Our sexuality continues to evolve over time, even after many years.  About five years into this, I realized something very new about my sexual desire, something I had not considered before. How could this be? I wasn’t in an active sexual relationship, I was making every attempt to de-sexualize myself, and suddenly a new sexual idea came to me begging to be explored and experienced. How unfair and cruel! This revelation thrilled, stunned and scared me. How and why this came to me during the sex-free years of my existence remain obscure to me, and yet there it is. Just another reminder that sexuality, that basic human drive, has a life of its own.

Sex allows you to communicate in ways that you cannot replicate in any other way.   What you can do with your fingers, your mouth, your hips…. all those luscious areas of the body that allow for expression that can’t be articulated any other way. During sex you can whisper and tease and demand and beg with intonation and nuances that are not appropriate in any other setting. I miss this language so dearly and with such a vengeance that I have to continually monitor myself to be sure I don’t do it in the wrong setting.  I have to say, honestly, this is probably what I miss the most – the language of sex.

Masturbation is nice. And I am a pro. I swear to all of you, none of you are better at this than I am. I always knew masturbation was nice, but before it was just a warm-up or a way to tide myself over between couple-sex events. Now it is sex.

Masturbation gets to be very, very lonely. Not lonely enough to totally stop, but lonely enough that sometimes an orgasm from solo masturbation ends in tears and a feeling of profound solitude.

Sex gives us some hope. Sex makes us hope, for more, for better, for different, for the same. During the good years, we had sex pretty regularly, as couples do. Thursday night? Always. Again on a weekend night and a weekend morning, even both weekend mornings. And then there was Tuesday, the bonus day. Tuesdays felt a little hopeful, a little romantic, a little sexy. I miss that feeling, wondering if it will be a ‘sex Tuesday’. I miss counting on sex on Thursday, and looking forward to weekend sex. Going without sex all the time adds a layer of drudgery to the week. Now it’s just work, time after work, and then sleep. Same thing tomorrow. Same thing next week, next month, and next year. Sex adds that soft glitter to the winter’s gray, a soothing balm to the end of a long work day, a benevolent barrier to the world outside.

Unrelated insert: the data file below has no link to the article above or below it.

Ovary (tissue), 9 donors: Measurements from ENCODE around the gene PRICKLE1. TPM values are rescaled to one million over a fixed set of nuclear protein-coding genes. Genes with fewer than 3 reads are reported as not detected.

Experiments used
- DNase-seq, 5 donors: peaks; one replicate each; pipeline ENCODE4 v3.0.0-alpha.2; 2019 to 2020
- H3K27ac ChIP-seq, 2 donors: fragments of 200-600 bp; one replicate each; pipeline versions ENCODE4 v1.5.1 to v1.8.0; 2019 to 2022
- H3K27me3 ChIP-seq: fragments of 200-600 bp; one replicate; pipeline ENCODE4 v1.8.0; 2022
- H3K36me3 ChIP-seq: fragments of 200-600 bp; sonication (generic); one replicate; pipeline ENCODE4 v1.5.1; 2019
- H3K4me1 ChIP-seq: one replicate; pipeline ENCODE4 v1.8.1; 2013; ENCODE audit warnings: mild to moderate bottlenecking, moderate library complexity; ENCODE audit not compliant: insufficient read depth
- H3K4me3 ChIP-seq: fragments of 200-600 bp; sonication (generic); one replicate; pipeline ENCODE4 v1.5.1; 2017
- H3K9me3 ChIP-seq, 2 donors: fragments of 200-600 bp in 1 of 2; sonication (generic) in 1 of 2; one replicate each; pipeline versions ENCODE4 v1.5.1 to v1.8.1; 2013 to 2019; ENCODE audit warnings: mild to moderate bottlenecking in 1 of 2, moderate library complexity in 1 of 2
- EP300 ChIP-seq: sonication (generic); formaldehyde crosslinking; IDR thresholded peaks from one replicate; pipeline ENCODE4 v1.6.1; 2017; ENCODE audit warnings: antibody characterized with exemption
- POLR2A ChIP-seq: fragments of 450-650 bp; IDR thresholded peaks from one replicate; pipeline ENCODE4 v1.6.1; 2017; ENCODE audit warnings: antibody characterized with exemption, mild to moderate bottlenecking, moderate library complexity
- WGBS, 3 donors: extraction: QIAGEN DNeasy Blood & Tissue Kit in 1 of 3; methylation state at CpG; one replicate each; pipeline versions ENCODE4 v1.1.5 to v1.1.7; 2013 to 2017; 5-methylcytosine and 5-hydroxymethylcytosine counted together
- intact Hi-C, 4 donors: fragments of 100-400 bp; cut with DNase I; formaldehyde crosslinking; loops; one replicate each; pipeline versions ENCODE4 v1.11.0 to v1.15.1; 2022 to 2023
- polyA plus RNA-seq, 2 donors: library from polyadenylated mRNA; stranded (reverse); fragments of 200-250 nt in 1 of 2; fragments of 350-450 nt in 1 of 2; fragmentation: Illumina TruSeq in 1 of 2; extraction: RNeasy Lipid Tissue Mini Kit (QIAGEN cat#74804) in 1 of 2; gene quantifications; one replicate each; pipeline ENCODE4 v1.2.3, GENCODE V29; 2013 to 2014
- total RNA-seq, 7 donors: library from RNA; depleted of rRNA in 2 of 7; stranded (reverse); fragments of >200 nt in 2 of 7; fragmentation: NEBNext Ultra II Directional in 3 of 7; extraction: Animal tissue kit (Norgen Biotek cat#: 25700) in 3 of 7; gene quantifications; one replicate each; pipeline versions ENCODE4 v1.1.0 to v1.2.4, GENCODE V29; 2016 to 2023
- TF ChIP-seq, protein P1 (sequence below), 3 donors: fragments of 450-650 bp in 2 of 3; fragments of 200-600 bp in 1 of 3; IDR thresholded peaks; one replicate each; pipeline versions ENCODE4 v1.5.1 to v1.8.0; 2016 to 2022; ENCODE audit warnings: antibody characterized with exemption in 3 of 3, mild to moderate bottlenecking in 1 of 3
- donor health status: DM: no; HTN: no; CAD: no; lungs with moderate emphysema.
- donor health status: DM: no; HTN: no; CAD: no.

The less I had sex, the more I thought about it. During the first few years of this, I thought about sex all the time. There wasn’t a conference room table on which I didn’t imagine a lewd image during a business meeting. I couldn’t enter an elevator without seeing myself pressed against the wall by a lover and kissed passionately. When I traveled, hotel rooms kept me awake at night as I thought about all the options therein. I have consciously worked to mitigate those thoughts and that’s helped, but even that ‘success’ feels like a loss.

Sex makes me love my body. Watching, feeling, hearing a lover take pleasure in my body and receive it from my touch, these feelings are inimitable. A lover’s certain touch affirms me emotionally and physically. Knowing that my body and my own touch produce exquisite gratification and joy tell me I am a sexy, sensual woman. I appreciate my body and am glad for it, but I ache to express and enjoy its sexual potential.

Our sexuality is a gift of comfort and passion that we offer the world, an offer to sustain a love, to convey our essence from our soul.

There is more to say, but even a non-sexual relationship deserves some privacy. Thank you for respecting that. Please remember these are just my lessons. They may be meaningless to others who face this, and to those of you who are sexually active. I honestly can’t predict what will resonate for anyone. I beg you not to tell me I am wrong, but to trust that this is what I think and feel.

About KrisEllen

Kris Ellen, Professional Sensualist is a Healer, Touch and Intimacy Coach, and Educator. She lives in California and travels the United States offering her gifts. Her passion is to honor and Serve humanity by creating a dialogue to engage the Mind, Body, Spirit. She is blessed to have worked with hundreds of people leading to the inspirational catalyst for change and growth in their lives. She hosts the Bay Area Sacred Sexuality Meet up, and facilitates sessions for Men, Women and Couples to help them create fulfilling, embodied life choices.